Friday, 31 March 2017

The difference between a Unix Domain Socket and a Named Pipe (fifo)

named pipes (fifo's) allow communication between different processes. They allow you to pipe data directly into a special file that is then read immediately by another process.

As an example we can use the 'mkfifo' command:

mkfifo /tmp/fifo

ls -la /tmp/fifo

prw-r--r--

Notice the precense of the 'p' bit - this indicates that the file is a named pipe / fifo.

Now let's tail it and pipe some data into it:

tail -f /tmp/fifo &

echo test data > /tmp/fifo

test data

A socket file in Linux (AKA a Unix Domain Socket) allows communication between - for example an server and multiple clients - in some respects it is similar to a named pipe (fifo) - however they provide some advantages such as bi-directional communication, passing file descriptors between processes and support packet and sequenced packet modes.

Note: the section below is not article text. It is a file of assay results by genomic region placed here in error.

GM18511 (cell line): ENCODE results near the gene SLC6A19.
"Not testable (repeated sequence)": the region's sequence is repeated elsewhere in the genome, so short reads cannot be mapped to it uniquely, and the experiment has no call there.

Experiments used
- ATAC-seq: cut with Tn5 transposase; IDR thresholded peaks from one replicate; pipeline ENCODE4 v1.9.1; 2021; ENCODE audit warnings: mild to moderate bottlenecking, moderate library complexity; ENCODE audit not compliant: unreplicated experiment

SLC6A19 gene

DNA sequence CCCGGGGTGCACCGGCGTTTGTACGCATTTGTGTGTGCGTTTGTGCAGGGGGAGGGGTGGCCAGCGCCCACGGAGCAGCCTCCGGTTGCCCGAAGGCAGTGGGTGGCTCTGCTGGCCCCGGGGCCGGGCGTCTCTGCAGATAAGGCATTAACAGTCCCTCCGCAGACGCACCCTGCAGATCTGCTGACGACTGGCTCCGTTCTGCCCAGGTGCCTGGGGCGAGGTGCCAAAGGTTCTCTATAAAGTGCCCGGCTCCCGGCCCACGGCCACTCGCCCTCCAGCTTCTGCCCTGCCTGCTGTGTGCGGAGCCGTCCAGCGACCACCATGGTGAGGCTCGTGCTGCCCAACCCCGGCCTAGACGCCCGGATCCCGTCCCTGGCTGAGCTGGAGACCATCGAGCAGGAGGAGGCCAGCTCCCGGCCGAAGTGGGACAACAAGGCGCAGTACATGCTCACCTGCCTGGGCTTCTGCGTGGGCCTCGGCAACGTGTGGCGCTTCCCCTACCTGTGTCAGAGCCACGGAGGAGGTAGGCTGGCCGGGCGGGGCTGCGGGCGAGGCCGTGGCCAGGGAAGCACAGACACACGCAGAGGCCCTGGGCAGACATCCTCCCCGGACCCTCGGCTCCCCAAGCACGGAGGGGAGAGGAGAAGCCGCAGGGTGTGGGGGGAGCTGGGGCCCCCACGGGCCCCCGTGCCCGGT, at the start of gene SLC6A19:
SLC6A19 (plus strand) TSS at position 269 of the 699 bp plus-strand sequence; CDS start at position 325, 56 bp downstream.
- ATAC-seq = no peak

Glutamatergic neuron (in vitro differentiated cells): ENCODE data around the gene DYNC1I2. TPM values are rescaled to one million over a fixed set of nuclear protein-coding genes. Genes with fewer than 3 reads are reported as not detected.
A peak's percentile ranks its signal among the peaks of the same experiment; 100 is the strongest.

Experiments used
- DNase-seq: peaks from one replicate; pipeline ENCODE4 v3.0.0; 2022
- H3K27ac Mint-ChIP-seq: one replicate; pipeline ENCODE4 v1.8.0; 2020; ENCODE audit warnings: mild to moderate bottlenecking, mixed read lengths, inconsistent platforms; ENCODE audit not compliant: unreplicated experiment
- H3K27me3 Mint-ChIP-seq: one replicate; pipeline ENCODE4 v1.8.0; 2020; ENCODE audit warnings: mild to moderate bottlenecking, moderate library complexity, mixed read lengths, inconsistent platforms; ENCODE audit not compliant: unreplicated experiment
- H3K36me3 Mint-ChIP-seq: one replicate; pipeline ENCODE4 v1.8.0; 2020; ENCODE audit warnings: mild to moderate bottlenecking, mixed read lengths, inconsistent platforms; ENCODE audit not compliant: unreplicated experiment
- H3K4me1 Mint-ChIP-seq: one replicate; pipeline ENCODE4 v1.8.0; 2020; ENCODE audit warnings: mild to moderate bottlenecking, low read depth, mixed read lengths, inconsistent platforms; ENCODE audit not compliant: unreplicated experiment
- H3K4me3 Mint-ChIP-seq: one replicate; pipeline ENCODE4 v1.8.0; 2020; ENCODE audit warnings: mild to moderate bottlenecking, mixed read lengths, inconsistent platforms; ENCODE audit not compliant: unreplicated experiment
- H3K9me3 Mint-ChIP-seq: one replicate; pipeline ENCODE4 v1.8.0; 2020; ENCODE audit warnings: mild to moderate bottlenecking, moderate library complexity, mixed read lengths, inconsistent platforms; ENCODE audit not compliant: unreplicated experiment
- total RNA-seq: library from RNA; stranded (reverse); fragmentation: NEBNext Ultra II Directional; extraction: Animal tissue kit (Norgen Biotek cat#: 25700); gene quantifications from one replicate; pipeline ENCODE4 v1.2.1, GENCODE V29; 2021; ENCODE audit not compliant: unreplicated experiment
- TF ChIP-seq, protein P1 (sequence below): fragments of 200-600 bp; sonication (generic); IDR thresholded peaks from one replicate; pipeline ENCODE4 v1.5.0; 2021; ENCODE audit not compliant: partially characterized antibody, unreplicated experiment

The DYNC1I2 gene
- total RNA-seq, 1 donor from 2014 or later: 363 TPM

For example haproxy can utilise sockets:

ls -la /run/haproxy_admin.sock

srw-rw----. 1 root root 0 Mar 28 14:17 /run/haproxy_admin.sock

The 's' bit indicates that the file is a socket.

Socket are typically employed when network communication is not required, rather all communication is performed by processes on the local system.

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